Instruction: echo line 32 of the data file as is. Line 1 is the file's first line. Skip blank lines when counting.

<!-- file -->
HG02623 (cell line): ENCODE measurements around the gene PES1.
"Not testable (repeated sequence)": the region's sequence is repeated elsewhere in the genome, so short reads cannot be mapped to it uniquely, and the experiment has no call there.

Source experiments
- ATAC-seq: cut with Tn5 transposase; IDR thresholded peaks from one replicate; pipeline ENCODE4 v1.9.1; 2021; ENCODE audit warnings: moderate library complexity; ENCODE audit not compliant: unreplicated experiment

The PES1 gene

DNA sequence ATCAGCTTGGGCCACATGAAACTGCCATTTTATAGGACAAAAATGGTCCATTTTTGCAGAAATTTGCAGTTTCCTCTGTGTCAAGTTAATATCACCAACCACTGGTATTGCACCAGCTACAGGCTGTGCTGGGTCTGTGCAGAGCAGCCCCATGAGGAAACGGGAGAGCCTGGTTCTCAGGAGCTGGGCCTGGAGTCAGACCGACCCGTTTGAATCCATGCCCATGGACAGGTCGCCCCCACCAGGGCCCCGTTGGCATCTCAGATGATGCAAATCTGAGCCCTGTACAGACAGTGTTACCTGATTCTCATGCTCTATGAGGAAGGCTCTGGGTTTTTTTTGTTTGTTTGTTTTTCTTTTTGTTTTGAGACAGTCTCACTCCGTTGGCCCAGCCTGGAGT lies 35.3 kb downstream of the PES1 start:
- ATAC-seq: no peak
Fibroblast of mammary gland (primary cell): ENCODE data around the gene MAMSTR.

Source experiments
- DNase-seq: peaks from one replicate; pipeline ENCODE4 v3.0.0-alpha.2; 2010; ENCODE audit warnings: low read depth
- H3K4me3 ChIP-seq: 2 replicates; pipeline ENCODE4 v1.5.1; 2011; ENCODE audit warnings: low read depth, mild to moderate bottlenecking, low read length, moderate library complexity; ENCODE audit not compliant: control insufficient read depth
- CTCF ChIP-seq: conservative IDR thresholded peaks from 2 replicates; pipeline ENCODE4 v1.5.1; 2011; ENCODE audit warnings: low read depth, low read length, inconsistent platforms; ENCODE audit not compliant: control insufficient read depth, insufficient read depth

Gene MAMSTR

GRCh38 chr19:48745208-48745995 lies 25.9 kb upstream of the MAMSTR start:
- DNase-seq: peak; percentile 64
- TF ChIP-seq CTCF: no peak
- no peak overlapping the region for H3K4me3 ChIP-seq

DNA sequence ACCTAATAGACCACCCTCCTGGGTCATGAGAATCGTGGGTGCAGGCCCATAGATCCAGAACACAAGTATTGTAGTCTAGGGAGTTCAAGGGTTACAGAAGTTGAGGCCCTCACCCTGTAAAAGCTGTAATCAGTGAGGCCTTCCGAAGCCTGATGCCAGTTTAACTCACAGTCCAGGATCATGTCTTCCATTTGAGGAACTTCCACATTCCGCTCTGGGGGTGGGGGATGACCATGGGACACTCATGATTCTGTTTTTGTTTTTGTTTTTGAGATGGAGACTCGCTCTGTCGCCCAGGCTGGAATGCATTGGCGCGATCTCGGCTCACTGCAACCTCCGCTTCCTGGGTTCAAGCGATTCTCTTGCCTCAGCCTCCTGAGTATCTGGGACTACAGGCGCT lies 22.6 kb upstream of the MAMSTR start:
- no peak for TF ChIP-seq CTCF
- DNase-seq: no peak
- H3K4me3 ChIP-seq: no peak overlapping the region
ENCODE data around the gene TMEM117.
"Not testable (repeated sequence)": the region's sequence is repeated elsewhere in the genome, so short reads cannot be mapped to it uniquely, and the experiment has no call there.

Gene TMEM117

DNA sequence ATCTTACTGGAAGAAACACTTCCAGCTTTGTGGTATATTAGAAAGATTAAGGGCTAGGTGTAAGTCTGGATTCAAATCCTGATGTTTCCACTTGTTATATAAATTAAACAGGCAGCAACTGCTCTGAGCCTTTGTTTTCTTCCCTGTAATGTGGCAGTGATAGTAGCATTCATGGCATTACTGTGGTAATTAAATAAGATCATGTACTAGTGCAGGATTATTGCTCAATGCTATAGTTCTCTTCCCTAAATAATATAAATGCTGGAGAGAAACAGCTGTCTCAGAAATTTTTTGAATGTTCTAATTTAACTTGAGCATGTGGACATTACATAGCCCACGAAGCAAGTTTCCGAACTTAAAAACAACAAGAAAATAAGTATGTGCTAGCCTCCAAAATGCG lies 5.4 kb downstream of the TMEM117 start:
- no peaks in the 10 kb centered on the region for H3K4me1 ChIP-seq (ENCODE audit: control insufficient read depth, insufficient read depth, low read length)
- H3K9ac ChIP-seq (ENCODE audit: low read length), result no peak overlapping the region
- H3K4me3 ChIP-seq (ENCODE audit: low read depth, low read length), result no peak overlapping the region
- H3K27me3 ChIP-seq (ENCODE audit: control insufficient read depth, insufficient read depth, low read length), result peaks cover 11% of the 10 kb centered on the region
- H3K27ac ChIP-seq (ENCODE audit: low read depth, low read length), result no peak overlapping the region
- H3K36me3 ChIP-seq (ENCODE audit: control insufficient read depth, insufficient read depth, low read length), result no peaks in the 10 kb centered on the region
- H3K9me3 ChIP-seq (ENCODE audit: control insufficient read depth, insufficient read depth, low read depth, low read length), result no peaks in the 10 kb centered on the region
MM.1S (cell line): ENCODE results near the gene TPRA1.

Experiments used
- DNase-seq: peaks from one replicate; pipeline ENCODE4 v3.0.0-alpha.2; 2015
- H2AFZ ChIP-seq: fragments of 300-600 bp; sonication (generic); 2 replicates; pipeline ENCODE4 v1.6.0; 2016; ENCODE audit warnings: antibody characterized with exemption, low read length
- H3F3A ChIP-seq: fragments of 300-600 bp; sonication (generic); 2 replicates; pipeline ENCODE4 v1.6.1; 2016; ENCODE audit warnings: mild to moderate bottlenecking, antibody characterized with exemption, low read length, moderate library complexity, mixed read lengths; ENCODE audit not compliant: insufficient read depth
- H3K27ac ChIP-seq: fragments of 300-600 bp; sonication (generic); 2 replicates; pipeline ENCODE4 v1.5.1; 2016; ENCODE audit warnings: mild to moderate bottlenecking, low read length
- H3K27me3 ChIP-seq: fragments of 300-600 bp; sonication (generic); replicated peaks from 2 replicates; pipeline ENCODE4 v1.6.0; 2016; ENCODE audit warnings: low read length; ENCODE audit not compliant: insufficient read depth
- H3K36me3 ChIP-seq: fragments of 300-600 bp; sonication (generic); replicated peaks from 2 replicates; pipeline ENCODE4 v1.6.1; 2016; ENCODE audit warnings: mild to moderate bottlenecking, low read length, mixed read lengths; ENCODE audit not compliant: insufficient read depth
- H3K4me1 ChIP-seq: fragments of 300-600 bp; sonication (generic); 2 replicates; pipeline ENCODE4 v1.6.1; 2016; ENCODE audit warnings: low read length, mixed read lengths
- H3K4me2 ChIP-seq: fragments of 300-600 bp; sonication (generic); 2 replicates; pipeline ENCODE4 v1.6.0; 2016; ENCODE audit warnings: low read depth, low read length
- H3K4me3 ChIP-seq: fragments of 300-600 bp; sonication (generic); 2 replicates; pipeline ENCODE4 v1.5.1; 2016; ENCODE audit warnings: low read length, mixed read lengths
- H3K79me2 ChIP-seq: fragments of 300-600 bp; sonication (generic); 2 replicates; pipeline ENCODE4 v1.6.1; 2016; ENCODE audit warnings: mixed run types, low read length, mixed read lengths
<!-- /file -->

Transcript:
- H3K9me3 ChIP-seq (ENCODE audit: control insufficient read depth, insufficient read depth, low read depth, low read length), result no peaks in the 10 kb centered on the region